SEC. 39. And be it further enacted, That any person who shall knowingly and fraudulently use any false weights and measures in ascertaining, weighing, or measuring the quantities of grain, meal, or vegetable materials, molasses, or beer, or other substances to be used for distillation, or who shall fraudulently make false record of the same, or who shall destroy or tamper with any locks or seal which may be placed on any cistern, rooms, or buildings, by the duly authorized officers of the revenue, shall be guilty of a felony, and on conviction thereof shall be imprisoned for the term of two years, and pay a fine not exceeding $1,000, in the discretion of the court; and any person who shall use any molasses, beer, or other substances, whether fermented on the premises or elsewhere, for the purpose of producing spirits, before an account of the same shall have been registered in the proper record book provided for this purpose, shall forfeit and pay the sum of $1,000 for each and every offense so committed.
SEC. 40. And be it further enacted, That on all wines, liquors, or compounds known or denominated as wine, made in imitation of sparkling wine or champagne, and put up in bottles under the label, name, designation, or similitude of any imported wine, or wine of foreign growth or manufacture, or with the appearance or pretense of being imported wine, or wine of foreign growth or manufacture, there shall be levied and paid a tax of six dollars per dozen bottles, each bottle containing more than one pint, or three dollars per dozen bottles, each bottle containing not more than one pint; and the returns, assessment, collection, and time of collection of the tax on such imitation wines shall be subject to the regulations of the Commissioner of Internal Revenue. And any person who shall willfully and knowingly sell or offer for sale any such wine made after the passage of this act, upon which the tax herein imposed has not been paid, or which has been fraudulently evaded, shall, upon conviction thereof, be subject to a penalty of $1,000, or to imprisonment not exceeding one year, at the discretion of the court.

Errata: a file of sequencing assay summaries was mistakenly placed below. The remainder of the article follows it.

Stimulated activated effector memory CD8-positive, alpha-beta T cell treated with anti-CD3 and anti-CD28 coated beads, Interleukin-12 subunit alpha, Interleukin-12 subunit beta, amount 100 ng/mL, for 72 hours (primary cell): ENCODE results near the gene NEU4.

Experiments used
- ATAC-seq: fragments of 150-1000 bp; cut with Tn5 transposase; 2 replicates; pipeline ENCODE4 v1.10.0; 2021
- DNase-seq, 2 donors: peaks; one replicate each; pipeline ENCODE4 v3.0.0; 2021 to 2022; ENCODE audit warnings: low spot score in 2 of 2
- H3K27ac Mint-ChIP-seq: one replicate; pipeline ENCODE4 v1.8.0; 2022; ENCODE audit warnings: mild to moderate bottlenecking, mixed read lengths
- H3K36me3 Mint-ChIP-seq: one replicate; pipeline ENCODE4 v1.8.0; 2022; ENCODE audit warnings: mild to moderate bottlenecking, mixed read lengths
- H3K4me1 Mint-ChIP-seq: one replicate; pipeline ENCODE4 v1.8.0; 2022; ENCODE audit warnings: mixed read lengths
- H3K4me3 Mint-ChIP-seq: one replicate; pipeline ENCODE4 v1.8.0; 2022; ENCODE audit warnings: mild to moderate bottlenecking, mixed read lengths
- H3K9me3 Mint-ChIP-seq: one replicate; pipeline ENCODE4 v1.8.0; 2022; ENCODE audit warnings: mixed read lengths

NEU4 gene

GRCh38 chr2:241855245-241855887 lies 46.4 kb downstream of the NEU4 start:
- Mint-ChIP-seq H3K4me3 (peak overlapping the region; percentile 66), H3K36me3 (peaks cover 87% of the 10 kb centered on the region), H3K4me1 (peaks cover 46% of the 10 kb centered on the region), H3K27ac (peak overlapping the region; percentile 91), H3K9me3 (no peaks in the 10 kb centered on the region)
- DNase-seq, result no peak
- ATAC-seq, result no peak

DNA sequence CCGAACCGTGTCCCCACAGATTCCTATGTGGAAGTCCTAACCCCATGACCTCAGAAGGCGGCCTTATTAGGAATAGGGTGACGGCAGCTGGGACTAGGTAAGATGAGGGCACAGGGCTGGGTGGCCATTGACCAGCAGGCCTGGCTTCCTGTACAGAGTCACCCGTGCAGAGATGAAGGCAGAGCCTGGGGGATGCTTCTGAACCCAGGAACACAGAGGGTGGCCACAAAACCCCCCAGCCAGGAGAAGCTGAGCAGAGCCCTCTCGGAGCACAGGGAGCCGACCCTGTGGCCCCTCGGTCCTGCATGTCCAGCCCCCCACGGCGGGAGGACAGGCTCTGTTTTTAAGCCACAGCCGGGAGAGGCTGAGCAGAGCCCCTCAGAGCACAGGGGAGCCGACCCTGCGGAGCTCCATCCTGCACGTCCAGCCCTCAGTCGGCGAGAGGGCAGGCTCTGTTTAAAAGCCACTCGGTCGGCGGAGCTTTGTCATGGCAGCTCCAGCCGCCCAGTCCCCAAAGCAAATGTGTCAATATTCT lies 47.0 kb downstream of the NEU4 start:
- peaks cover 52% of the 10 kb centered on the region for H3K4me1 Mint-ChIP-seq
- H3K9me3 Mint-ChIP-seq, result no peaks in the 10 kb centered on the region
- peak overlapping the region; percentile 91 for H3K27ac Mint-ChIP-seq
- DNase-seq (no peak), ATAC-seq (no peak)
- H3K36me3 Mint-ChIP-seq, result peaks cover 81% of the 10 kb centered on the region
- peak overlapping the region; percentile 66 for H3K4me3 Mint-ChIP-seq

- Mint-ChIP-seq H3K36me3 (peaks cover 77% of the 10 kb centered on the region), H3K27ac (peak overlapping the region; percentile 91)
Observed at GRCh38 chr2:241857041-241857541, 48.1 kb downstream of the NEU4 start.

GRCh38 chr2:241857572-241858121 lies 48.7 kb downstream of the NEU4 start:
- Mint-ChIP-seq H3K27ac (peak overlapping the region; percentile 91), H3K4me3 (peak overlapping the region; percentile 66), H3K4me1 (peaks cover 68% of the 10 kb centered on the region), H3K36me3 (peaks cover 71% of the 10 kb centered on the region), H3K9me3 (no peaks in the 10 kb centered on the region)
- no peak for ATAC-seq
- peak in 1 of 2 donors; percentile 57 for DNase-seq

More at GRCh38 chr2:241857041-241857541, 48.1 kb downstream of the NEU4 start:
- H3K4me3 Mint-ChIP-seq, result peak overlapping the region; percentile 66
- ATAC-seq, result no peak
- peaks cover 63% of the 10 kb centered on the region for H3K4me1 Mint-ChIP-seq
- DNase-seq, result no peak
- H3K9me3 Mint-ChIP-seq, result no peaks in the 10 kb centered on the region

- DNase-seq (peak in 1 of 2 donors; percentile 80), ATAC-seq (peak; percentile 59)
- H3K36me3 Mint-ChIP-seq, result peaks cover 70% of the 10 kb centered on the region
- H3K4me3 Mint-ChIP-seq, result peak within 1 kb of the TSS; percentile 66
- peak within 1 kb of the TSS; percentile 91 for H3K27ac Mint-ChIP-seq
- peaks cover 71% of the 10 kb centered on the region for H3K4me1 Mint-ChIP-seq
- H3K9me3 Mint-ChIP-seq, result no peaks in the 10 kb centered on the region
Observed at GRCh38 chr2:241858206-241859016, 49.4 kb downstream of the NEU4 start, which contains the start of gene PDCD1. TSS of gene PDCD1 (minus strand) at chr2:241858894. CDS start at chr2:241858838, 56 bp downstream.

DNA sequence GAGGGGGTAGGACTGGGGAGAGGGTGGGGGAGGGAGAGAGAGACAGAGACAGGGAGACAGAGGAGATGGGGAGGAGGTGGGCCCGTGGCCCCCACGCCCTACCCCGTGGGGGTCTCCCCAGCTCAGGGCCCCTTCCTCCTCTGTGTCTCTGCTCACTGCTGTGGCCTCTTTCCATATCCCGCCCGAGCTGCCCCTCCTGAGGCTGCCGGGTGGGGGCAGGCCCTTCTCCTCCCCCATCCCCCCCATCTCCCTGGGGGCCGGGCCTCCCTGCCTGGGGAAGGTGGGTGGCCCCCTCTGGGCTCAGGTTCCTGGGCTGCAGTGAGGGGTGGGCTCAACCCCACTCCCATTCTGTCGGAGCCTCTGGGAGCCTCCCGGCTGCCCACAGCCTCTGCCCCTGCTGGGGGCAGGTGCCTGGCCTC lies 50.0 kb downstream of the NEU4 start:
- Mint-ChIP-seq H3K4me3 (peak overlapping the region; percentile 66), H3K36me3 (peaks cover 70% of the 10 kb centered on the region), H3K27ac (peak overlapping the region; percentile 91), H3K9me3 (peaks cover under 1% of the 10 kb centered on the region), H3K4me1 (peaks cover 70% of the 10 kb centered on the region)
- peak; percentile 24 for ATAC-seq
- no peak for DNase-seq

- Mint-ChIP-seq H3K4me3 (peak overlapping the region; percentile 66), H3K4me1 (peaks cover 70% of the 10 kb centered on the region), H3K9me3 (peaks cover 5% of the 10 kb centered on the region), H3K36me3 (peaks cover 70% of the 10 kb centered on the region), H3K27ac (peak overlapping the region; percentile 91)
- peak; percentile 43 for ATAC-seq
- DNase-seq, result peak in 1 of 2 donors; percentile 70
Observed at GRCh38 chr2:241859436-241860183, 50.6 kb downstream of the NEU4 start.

That on all wines, liquors, or compounds known or denominated as wine, made in imitation of sparkling wine or champagne and put up in bottles in imitation of any imported wine, &c.
Mr. WILSON, of Iowa. I accept that as a modification of my amendment.
The amendment, as modified, was agreed to. Mr. WILSON, of Iowa. I move, also, to strike out in line six the words "appearance or. It seems to me that if a man puts up wine in bottles and it has the appearance of foreign wine, it is rather sharp to subject him to these penalties. It might be very difficult to put up wine in bottles that might not have the appearance of foreign wine.
The amendment was agreed to.
Mr. HOOPER, of Massachusetts. At the request of my critical friend from Maine, [Mr. BLAINE,] I move to amend the section in line six by striking out the letter "c" in the word "pretence" and inserting "s" in place of it. [Laughter.]
The amendment was not agreed to. The Clerk read as follows:
casks, barrels, and other vessels not under the control of the inspector, when required so to do by any duly authorized officer, under a penalty of $200 for any refusal or neglect so to do.